A new study by a team of University of Notre Dame researchers, which appears in the Sept. 2 edition of the journal PLoS ONE, is a significant step in understanding the molecular genetic and physiological basis for a spectrum of metabolic diseases related to circadian function.
Obesity and diabetes have reached epidemic levels and are responsible for increased morbidity and mortality throughout the world. Furthermore, the incidence of metabolic disease is significantly elevated in shift-work personnel, revealing an important link between the circadian clock, the sleep-wake cycle, time-of-day feeding and metabolism.
Given that more than 16 percent of the U.S. and European workforce engage in shift work, an understanding of the development of elevated metabolic disorders in shift work is critical. Also, there are sex differences in the incidence of metabolic diseases, with obesity occurring more frequently in women and mortality rates for diabetes being higher in women. Understanding the molecular basis for these differences also is important.
The new study conducted by a team of researchers led by Giles Duffield, associate professor of biological sciences and a member of the Eck Institute for Global Health at Notre Dame, undertook a series of discrete behavioral and physiological experiments to determine the relationship between the circadian system and glucose metabolism. His group has been studying an important gene called “Inhibitor of DNA-binding 2” or Id2. The Id2 gene encodes a transcriptional repressor protein, whose normal job is to bind to specific transcription factor proteins and in turn reduce their operational activity. Removing Id2 from the biological system therefore impacts the switching off and on of other downstream genes.
The researchers examined glucose homeostasis and feeding/physical activity patterns in “knockout” mice that did not express the Id2 gene. Their analysis of the Id2 knockout mice provided behavioral and physiological evidence supporting a role for Id2 in the function of glucose homeostasis and circadian control of feeding and locomotor activity.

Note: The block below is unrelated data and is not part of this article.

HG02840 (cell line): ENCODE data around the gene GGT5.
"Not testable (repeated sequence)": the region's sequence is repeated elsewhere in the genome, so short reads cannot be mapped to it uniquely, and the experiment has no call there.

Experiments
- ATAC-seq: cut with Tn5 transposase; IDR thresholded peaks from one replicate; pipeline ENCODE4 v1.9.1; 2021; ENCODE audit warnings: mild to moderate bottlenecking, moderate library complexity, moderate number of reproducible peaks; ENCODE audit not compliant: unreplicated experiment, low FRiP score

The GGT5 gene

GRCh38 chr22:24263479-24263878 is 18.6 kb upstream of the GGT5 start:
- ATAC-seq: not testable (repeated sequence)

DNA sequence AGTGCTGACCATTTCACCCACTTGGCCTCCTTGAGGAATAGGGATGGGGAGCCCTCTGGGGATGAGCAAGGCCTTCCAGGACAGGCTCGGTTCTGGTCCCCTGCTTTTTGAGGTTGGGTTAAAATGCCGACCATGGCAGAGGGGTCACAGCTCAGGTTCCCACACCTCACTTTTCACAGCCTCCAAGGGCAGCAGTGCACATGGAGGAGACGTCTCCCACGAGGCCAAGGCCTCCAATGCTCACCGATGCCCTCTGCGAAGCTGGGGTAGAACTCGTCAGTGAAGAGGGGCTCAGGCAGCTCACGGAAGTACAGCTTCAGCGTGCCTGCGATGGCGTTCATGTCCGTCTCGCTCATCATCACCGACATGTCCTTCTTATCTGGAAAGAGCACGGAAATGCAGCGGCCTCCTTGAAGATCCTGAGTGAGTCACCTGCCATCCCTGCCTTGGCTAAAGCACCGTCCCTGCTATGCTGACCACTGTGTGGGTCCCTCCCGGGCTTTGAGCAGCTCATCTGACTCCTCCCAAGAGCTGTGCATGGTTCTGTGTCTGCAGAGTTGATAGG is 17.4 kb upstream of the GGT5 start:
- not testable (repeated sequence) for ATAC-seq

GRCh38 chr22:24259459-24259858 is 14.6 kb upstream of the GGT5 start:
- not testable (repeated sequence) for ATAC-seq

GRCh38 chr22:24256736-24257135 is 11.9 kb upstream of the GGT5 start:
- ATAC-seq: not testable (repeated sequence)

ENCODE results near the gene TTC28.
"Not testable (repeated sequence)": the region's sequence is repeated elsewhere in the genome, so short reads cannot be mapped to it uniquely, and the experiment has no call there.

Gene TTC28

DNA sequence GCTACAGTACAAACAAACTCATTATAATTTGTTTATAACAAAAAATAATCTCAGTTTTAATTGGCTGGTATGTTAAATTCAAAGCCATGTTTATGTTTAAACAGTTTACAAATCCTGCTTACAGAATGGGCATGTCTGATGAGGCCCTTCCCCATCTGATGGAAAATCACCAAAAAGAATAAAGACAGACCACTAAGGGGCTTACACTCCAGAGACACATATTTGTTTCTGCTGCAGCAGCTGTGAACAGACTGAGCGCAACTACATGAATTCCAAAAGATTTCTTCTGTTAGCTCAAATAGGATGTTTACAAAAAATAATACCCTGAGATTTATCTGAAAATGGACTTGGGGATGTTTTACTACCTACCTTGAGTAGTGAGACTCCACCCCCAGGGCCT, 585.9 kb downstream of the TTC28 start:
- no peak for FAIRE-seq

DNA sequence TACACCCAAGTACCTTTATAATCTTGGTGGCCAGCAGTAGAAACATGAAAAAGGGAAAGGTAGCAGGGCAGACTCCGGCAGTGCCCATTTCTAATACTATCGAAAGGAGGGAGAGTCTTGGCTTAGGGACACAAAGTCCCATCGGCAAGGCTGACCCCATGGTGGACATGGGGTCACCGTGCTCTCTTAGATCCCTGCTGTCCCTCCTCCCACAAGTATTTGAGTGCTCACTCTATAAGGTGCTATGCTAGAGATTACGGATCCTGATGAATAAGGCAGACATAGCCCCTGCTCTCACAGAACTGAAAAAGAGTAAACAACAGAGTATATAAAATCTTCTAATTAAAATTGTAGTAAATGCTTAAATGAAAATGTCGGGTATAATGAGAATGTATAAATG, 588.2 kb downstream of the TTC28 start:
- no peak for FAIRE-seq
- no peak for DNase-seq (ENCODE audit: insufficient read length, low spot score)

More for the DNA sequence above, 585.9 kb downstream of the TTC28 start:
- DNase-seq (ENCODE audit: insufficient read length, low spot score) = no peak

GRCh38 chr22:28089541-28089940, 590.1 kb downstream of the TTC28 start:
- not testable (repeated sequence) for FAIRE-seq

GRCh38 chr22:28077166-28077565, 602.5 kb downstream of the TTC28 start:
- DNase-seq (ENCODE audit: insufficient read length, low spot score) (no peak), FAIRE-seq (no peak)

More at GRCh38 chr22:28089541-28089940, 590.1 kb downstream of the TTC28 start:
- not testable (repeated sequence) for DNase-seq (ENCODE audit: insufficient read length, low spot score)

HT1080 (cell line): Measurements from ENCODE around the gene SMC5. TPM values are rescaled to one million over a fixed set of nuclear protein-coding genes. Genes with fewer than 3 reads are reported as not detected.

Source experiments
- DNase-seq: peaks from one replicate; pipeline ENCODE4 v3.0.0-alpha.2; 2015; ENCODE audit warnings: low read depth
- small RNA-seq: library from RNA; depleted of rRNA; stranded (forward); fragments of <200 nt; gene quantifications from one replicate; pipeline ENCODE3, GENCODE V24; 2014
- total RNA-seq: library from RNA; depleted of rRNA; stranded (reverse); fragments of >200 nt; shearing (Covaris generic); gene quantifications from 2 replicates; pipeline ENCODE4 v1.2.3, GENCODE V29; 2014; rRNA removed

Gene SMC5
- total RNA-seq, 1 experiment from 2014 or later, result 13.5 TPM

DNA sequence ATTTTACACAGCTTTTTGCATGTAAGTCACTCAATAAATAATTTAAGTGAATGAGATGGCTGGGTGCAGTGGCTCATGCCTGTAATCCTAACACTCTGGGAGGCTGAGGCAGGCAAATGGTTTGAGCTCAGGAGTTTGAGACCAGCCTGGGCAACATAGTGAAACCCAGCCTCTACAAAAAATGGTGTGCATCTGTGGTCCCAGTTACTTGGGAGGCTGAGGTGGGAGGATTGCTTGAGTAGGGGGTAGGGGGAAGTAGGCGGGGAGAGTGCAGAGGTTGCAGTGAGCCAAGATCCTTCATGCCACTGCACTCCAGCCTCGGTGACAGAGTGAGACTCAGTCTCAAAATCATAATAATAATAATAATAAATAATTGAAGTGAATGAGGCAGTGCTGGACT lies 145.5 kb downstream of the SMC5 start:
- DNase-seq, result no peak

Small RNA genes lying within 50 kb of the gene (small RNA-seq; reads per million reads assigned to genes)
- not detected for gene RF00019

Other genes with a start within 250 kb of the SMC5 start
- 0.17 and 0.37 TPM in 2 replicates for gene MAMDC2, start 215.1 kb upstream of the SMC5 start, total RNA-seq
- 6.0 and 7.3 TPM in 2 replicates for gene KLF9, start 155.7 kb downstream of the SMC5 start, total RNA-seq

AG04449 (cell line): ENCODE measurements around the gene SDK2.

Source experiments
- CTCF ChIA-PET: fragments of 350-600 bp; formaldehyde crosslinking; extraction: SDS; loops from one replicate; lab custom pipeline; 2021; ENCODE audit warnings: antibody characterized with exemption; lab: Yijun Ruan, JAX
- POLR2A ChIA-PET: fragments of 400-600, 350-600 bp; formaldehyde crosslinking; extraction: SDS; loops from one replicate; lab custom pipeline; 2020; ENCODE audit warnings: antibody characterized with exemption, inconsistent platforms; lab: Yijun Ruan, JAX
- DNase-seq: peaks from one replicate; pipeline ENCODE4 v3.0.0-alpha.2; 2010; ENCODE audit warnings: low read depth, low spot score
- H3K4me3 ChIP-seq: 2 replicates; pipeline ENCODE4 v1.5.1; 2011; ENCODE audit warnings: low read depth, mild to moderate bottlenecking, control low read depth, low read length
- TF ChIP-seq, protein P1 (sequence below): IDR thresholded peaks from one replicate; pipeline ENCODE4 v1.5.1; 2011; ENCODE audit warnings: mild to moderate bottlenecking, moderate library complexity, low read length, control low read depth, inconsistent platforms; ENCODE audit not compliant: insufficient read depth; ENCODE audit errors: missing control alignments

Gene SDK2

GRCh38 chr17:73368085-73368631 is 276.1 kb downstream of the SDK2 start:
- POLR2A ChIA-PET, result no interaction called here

The researchers also established a circadian and metabolic phenotype that is defined by sex and age.
“We observed profound changes in their feeding behavior,” Duffield said. “This is interesting since the timing and 24-hour pattern of feeding in mice and in humans is thought to contribute to the development of obesity and metabolic disease. These knockout mice are lean, and are highly sensitive to the hormone insulin, and especially interesting is that the insulin sensitivity property is only found in the male animals. These sex-specific aspects of glucose metabolism add yet another layer of complexity on the genetic basis for developing metabolic disorders.”
Some of the research involved imaging of metabolic activity in living mice using positron emission tomography, where researchers could pinpoint very precisely where in fact the changes in physiology are occurring. The researchers discovered higher levels of glucose taken up by skeletal muscle and brown adipose tissue, but again only in the male knockout mice.